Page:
Parents be warned - rewarding your little ones with food may lead to them becoming emotional eaters.
According to UK researchers, parents who use very controlling feeding practices, such as using food for treats or rewards, could be unintentionally teaching their children to turn to food when they are trying to deal with their emotions.
They looked at different feeding practices used by parents with children aged three-to-five years old. The children were then followed up when they were aged between five and seven to see if these early practices had led to the development of emotional eating.
The researchers did this by looking at how likely the children were to eat snack foods or play with toys when they were not hungry, but were mildly stressed.
The study found that children aged between five and seven were much more likely to ‘emotionally eat' if their parents had used food as a reward, or they were very controlling with food when the children were younger.
"As a parent, there is often a natural instinct to try and protect our young children from eating ‘bad' foods - those high in fat, sugar or salt. Instead we often use these food types as a treat or a reward, or even as a response to ease pain if children are upset.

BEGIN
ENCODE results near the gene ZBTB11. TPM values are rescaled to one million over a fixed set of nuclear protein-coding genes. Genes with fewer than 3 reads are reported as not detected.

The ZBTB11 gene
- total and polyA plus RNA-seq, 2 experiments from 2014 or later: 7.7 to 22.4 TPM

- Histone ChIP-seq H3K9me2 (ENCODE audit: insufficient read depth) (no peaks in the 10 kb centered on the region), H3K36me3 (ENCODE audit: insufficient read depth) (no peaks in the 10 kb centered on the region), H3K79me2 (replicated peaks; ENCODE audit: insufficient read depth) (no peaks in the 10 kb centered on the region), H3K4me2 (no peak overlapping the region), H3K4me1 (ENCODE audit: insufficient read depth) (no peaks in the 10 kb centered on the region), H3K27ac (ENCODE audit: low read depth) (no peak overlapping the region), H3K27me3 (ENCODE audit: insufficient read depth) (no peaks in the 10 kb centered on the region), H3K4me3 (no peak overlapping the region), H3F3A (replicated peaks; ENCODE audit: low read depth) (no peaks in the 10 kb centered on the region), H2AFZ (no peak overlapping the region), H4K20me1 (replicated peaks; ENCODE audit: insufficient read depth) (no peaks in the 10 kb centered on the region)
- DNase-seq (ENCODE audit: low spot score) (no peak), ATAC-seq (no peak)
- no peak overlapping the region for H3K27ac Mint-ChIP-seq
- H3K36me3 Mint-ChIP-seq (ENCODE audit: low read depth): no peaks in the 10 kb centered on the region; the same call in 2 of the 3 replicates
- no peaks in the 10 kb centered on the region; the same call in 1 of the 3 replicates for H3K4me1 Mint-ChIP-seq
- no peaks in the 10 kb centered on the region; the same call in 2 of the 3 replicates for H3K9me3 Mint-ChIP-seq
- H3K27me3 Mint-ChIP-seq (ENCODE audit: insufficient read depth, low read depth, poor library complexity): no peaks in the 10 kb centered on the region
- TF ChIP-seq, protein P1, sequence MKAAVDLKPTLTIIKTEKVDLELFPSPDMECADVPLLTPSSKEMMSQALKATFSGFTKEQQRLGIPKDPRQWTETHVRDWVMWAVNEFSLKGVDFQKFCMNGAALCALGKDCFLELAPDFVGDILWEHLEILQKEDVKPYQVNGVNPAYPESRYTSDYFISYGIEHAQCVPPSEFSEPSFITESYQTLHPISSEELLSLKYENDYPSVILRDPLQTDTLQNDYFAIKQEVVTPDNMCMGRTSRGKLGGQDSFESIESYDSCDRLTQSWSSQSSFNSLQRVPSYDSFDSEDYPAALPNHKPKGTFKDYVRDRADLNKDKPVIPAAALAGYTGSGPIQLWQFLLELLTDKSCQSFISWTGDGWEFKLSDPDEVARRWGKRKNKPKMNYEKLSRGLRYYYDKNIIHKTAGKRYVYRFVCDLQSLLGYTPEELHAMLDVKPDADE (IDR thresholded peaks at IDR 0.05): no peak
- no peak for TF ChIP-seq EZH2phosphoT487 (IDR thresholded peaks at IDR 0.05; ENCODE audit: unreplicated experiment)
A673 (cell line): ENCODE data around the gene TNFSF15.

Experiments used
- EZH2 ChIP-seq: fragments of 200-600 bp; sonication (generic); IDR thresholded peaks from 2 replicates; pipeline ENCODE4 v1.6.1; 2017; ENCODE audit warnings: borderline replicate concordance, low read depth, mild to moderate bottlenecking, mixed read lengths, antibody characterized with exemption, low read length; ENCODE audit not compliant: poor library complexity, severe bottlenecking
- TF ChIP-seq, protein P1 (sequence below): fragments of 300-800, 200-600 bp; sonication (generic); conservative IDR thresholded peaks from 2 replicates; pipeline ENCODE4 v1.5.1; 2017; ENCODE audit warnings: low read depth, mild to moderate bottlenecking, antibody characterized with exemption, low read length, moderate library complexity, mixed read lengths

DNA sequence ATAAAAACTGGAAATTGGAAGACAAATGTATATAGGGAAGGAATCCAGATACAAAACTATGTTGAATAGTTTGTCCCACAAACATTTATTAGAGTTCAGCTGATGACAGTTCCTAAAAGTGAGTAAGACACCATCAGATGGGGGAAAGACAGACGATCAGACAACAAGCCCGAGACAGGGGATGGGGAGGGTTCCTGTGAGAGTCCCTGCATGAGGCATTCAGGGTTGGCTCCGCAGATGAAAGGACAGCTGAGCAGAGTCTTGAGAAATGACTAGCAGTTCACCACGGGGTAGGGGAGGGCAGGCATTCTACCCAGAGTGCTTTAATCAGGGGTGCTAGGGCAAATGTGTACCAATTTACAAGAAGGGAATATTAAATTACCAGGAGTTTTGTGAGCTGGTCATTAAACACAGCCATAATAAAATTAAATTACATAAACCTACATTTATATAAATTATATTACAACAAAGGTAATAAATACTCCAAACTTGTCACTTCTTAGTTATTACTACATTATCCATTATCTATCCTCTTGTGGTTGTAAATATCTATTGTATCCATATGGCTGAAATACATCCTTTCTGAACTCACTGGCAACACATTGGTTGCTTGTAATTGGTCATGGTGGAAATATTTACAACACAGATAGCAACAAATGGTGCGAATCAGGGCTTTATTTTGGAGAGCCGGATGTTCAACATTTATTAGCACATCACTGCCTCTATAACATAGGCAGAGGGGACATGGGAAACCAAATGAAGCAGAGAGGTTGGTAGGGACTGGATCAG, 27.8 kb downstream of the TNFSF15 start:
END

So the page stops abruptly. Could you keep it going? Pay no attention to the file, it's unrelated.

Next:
"The evidence from our initial research shows that in doing this, we may be teaching children to use these foods to cope with their different emotions, and in turn unintentionally teaching them to emotionally eat later in life," explained Dr Claire Farrow of Aston University.
She pointed out that as obesity is such a worrying public health problem, understanding why some people turn to certain foods at certain times of anxiety or stress could encourage better eating practices.
"Eating patterns can usually be tracked across life, so those who learn to use food as a tool to deal with emotional distress early are much more likely to follow a similar pattern of eating later on in adult life," Dr Farrow said.
She noted that often when people ‘emotionally eat', they are consuming high calorie, high fat, energy dense foods that will not benefit their health.
"Learning more about how we can teach children to manage their food intake in a healthy way can help us to develop best practice advice and guidelines for families and those involved in feeding children.
"We know that in adults emotional eating is linked to eating disorders and obesity, so if we can learn more about the development of emotional eating in childhood, we can hopefully develop resources and advice to help prevent this," she added.